Reform of mental health a great success
In my last newsletter I summarized the progress made on the state budget. This week I am going to give you the final story on Mental Health reform for this year (SF 2315). I want to assure you that if there are problems with the execution of the plan, it will be addressed in future sessions of the General Assembly. I also recognize the local issues with the current system as identified by local officials in recent weeks and constituents who contacted me directly with very personal and emotional problems.
One of the biggest achievements in the Legislature over the past two years has been the reform and redesign of the mental health system and services provided to Iowans. This system serves some of Iowa’s most vulnerable citizens and we have a responsibility to help those that cannot help themselves. The services received by our citizens with mental health needs should not be dependent on where a person lives in the state.
The redesign includes the creation of mental health service regions to provide local management of the system, establishment of a core set of services that would be offered in all parts of the state, changing financial responsibility determination from county of legal settlement to residency, and improving data collection. The redesign does provide for counties to continue operating on their own, if they can meet the criteria required for regions.
The mental health property tax levy would be revised in FY 2014, and will be based on a per capita amount. The per capita property tax rate target is set at $47.28 per person in the county. Counties currently levying above the target will be required to reduce their levy to the per capita levy amount of $47.28. This change is estimated to reduce the statewide total of property taxes collected for mental health by $10 million. Counties with a levy below the per capita target would receive an equalization payment from the state; therefore no one will see an increase in their county property taxes due to the mental health levy or changes to the system.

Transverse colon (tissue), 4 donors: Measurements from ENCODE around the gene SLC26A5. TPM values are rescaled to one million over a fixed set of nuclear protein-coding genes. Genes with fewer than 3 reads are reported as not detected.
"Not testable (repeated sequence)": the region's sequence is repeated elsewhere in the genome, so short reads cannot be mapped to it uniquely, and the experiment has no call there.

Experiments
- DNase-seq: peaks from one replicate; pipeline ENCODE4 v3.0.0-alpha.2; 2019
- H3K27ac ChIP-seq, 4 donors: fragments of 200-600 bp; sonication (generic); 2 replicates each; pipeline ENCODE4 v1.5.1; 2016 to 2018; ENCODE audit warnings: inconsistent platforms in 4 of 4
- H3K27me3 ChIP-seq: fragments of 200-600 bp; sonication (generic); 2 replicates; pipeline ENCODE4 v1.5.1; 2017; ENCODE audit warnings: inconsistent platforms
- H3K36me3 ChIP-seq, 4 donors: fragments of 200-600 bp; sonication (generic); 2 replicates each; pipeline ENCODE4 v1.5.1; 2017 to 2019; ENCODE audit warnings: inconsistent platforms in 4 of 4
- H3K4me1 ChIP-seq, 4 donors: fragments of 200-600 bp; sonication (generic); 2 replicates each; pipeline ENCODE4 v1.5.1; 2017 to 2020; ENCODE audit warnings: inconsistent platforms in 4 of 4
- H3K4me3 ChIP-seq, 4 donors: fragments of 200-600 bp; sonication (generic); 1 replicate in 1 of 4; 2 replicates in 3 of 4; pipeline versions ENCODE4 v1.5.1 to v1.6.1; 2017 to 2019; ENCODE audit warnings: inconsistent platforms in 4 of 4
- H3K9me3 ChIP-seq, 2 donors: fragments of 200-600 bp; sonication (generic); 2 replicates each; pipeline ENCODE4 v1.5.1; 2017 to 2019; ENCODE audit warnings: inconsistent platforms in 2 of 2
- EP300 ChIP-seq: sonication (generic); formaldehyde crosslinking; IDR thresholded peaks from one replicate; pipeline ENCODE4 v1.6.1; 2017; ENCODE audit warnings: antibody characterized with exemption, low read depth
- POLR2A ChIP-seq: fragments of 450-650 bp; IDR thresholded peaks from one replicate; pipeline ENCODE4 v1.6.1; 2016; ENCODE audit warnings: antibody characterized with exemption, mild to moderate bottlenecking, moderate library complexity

There are other provisions that will provide for better and more efficient delivery of services including standardized assessments and standards for the provision of case management which will be implemented to ensure fair access to services across the state. It is important that Iowans get the services they need in an effective and efficient manner that helps Iowans and also provides the best service for the taxpayers of Iowa.
In a separate bill, but a closely related issue, we addressed Mental Health redesign issues within the DHS and the judicial branch.
Senate File 2314 implements a number of recommendations from the Judicial Branch/DHS Workgroup regarding improvements to mental health proceedings within the judicial system. The bill includes:
-Establishing standards for law enforcement continuing education in the field of mental health
-Expanding access to pre-assessment screenings
-Setting consistent definitions for “Mental Health Professionals”
-Establishing standards for mental health advocates
-Studying the consolidation of commitment provisions and studying implementation of a statewide jail diversion program
This year was the first significant attempt at reform of the entire mental health system in many years. I am happy we made progress, but there will be more to come in future sessions of the Iowa General Assembly.